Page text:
Anderson’s many career accolades included the NAACP’s Spingarn Award, the city of Philadelphia’s Edward Bok Award, and the Congressional Gold Medal. She was a Kennedy Center honoree in 1978, the first year the annual ceremony celebrating artists was held. Additionally, she was one of the first people to receive the United States’s highest civilian honor, the Presidential Medal of Freedom (selected by John F. Kennedy before his assassination, it was his successor, Lyndon B. Johnson, who actually bestowed her medal in December 1963). Anderson retired from professional singing after her 1965 Carnegie Hall concert and lived with her husband on a farm in western Connecticut until his death in 1983. She continued to reside at the farm until 1992, when she moved in with family in Portland, Oregon. Anderson died there a year later, aged 96. Her remains were returned east to the Philadelphia suburbs. She was buried in a plot already occupied by her mother, her two sisters, and her brother in-law. In 2013 her nephew, orchestra conductor James DePriest, was laid to rest there as well.

Photographed February 18, 2024.

Fast Facts

Born: February 27, 1897 in Chicago, Illinois

Spouse: Orpheus Hodge Fisher (m. 1943-1983)

Presidential Medal of Freedom: Awarded by John F. Kennedy (1963)

Congressional Gold Medal: 1977

Kennedy Center Honors: 1st Annual (1978)

Died: April 8, 1993 in Portland, Oregon

Cause of Death: Congestive Heart Failure

Age: 96

Interment: Eden Cemetery, Collingdale, Pennsylvania

"The greatest dream as one grew older was to be able one day to sing on the stage of the Metropolitan Opera. And then came the day. When we came to the Metropolitan, there was a man who said immediately 'Welcome home.'"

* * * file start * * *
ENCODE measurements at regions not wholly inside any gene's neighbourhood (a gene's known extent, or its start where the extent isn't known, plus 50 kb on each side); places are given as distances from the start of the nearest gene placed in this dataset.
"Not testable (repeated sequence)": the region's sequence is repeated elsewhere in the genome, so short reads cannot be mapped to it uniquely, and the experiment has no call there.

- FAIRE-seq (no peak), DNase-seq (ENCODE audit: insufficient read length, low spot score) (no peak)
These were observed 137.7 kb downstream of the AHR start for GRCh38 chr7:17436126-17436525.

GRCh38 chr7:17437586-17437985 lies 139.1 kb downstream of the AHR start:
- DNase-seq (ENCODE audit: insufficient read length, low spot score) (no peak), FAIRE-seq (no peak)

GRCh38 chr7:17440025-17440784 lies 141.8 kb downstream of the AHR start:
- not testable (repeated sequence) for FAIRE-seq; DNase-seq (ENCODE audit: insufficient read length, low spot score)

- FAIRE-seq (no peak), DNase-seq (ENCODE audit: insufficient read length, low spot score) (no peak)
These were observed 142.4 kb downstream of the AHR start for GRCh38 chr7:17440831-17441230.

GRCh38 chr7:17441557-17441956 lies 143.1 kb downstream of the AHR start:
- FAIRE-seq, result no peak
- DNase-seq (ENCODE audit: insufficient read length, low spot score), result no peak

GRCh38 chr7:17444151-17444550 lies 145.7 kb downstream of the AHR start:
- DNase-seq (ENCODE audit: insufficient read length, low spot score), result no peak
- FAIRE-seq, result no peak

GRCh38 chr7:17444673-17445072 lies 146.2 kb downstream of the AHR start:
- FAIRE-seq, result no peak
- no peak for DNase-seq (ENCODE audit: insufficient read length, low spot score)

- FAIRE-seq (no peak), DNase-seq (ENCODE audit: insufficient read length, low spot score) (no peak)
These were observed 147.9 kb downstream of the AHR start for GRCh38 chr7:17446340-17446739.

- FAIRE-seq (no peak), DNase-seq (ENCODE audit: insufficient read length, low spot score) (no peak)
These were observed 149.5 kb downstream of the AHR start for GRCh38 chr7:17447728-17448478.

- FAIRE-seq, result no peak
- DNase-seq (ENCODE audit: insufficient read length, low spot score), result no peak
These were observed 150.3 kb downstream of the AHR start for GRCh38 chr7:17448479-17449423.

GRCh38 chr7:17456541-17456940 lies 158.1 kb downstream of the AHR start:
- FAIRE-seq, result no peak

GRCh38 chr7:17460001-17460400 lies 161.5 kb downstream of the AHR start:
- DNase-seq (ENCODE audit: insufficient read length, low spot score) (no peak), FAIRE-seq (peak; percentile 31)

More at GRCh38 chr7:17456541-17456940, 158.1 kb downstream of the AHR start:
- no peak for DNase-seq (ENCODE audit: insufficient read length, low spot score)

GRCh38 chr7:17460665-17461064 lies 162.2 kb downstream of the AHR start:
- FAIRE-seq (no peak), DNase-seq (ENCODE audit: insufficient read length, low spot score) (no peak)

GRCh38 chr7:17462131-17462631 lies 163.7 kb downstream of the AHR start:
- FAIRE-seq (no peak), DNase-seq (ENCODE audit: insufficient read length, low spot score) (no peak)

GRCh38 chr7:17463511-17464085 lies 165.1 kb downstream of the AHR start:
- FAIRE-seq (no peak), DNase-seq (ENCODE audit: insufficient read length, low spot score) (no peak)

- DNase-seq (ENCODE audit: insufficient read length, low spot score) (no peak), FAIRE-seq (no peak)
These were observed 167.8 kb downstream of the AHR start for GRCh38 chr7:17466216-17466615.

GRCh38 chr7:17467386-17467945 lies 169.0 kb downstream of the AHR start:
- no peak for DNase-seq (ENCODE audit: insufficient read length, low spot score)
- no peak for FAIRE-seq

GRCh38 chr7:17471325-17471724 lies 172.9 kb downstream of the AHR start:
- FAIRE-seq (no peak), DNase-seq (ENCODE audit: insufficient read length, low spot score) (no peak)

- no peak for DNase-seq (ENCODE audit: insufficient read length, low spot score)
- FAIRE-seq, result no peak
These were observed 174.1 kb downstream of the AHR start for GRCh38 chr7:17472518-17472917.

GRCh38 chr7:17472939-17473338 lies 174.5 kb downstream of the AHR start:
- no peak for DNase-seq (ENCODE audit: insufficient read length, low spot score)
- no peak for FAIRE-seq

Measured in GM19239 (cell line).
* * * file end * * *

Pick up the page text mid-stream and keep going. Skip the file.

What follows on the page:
- Marian Anderson
recalling her 1955 Metropolitan Opera performance
Photographed March 25, 2024.

This shantung silk jacket and black skirt were part of the ensemble that Marian Anderson wore at her Lincoln Memorial concert in 1939. “The jacket was redesigned in 1992” according to exhibit signage. The fur coat that the contralto wore over this outfit was not included in the Anderson display at the National Museum of African American History and Culture in Washington, D.C.

According to the Smithsonian Institution, Anderson was “a meticulous record keeper, and kept a diary of everyday events, expenses, and the occasional comment about her performances.” Pictured are her diary entries from September 28 and 29, 1952.

Photographed March 25, 2024.

Sources Consulted and Further Reading

American Experience. 2021. Season 33, episode 2, “Voice of Freedom.” Aired February 15, 2021, on PBS.

PBS. “Marian Anderson: Musical Icon.” Accessed February 23, 2024. https://www.pbs.org/wgbh/americanexperience/features/eleanor-anderson/.

PBS. “Marian Anderson quotes on music, discrimination and success.” February 10, 2022. https://www.pbs.org/wnet/americanmasters/marian-anderson-quotes-on-music-discrimination-and-success/20261/.